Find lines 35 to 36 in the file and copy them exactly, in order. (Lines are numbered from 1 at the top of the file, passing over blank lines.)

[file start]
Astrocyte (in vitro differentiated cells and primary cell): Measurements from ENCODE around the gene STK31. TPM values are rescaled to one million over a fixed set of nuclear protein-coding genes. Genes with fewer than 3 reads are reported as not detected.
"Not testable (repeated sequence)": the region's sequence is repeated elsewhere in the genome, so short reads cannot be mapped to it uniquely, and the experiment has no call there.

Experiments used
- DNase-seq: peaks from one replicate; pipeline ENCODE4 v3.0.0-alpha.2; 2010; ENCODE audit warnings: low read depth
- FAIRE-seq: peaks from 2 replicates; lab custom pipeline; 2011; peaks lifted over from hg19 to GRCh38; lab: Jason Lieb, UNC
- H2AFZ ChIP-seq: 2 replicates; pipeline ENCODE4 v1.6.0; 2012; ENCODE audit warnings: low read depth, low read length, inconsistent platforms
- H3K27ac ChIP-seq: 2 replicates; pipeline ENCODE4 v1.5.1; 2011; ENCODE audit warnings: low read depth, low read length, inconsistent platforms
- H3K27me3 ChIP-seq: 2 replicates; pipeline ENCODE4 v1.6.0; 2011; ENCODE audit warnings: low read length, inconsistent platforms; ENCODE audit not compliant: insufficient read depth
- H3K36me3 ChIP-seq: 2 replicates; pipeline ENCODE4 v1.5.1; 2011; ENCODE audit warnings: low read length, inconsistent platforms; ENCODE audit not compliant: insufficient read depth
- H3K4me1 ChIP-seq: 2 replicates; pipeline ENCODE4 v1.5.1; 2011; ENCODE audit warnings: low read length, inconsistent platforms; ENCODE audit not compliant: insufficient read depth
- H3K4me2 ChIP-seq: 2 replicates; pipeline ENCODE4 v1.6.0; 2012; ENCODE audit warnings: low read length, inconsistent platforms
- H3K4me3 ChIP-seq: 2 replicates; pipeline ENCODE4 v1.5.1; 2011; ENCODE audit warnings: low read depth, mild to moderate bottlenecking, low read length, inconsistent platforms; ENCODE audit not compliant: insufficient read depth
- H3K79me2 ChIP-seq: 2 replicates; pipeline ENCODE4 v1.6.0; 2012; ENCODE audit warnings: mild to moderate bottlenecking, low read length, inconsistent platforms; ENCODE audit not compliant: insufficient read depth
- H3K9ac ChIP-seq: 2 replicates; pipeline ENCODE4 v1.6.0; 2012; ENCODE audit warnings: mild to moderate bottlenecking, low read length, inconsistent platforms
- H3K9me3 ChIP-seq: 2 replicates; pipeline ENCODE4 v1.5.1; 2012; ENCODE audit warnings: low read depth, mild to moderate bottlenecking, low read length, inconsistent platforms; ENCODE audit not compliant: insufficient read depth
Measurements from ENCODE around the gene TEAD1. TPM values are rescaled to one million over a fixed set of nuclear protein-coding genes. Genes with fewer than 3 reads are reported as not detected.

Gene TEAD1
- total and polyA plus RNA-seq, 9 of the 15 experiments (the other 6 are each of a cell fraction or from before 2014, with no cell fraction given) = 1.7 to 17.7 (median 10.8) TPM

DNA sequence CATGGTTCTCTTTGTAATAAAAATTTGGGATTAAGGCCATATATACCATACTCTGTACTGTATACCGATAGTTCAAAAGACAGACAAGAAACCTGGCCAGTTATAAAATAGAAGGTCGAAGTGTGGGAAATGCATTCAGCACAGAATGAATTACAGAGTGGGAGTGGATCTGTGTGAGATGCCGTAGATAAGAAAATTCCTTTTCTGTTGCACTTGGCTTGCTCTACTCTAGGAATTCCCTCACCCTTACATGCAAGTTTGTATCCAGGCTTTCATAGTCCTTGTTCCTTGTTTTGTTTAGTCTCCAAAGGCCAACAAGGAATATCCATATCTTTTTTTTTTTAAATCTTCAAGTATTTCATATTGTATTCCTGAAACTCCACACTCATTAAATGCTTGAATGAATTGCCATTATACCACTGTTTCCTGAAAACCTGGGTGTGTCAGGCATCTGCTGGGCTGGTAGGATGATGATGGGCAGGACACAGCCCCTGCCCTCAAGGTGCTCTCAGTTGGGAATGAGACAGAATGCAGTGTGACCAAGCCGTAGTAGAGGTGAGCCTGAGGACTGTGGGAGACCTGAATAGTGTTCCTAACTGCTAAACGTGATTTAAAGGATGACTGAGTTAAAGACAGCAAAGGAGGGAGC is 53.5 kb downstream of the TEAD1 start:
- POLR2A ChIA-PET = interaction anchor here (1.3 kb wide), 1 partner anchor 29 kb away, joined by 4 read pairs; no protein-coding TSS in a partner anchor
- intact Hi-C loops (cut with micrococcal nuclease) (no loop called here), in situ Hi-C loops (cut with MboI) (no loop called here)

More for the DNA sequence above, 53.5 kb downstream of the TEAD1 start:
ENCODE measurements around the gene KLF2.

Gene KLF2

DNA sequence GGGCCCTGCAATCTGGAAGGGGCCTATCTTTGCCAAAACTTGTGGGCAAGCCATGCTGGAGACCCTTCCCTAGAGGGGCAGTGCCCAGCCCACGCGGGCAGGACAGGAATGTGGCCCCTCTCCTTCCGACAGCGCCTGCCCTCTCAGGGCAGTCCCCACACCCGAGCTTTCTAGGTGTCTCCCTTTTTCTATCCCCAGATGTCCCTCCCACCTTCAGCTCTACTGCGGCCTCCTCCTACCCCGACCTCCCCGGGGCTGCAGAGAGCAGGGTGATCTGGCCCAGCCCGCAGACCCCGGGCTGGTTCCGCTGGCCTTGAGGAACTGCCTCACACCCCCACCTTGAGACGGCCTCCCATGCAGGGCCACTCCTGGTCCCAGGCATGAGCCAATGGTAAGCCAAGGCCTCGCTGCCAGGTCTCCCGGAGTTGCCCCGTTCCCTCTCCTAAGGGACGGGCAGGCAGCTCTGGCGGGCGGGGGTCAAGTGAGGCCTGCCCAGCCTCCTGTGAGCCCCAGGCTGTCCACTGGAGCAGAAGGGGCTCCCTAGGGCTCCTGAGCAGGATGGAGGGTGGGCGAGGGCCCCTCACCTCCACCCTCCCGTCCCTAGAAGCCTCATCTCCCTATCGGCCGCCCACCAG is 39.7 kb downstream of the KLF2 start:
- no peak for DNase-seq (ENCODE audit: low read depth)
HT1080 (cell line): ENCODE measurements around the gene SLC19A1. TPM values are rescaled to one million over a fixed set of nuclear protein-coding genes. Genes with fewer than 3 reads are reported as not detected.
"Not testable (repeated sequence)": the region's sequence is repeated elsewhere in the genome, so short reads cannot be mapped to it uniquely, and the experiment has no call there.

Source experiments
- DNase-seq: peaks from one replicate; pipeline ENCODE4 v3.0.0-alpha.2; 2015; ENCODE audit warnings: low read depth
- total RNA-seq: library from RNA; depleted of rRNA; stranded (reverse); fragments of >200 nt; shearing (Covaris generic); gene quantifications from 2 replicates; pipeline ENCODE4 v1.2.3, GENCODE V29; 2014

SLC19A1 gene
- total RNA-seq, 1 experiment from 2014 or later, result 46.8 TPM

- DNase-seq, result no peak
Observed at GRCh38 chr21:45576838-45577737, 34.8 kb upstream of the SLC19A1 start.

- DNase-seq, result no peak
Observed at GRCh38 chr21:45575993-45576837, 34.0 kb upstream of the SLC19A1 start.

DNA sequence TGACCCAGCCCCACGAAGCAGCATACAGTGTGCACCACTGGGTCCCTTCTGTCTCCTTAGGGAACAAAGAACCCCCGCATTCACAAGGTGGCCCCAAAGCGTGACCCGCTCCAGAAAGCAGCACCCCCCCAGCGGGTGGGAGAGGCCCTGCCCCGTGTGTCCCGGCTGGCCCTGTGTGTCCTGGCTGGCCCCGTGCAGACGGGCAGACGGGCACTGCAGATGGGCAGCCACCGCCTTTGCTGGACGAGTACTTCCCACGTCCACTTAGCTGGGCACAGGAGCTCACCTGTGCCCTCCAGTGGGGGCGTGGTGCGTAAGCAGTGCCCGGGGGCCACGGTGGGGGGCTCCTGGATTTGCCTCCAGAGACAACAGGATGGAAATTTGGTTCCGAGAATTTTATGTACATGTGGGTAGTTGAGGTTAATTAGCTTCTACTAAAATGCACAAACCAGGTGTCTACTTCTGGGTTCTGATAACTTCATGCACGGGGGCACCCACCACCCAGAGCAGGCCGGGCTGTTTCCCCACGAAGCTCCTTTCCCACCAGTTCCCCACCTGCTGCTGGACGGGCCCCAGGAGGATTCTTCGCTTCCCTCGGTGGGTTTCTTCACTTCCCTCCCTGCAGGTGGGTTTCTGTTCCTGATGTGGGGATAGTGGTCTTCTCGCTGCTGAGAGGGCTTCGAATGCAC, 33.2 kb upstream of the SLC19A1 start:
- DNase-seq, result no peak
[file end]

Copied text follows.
Observed at GRCh38 chr21:45576838-45577737, 34.8 kb upstream of the SLC19A1 start.

- DNase-seq, result no peak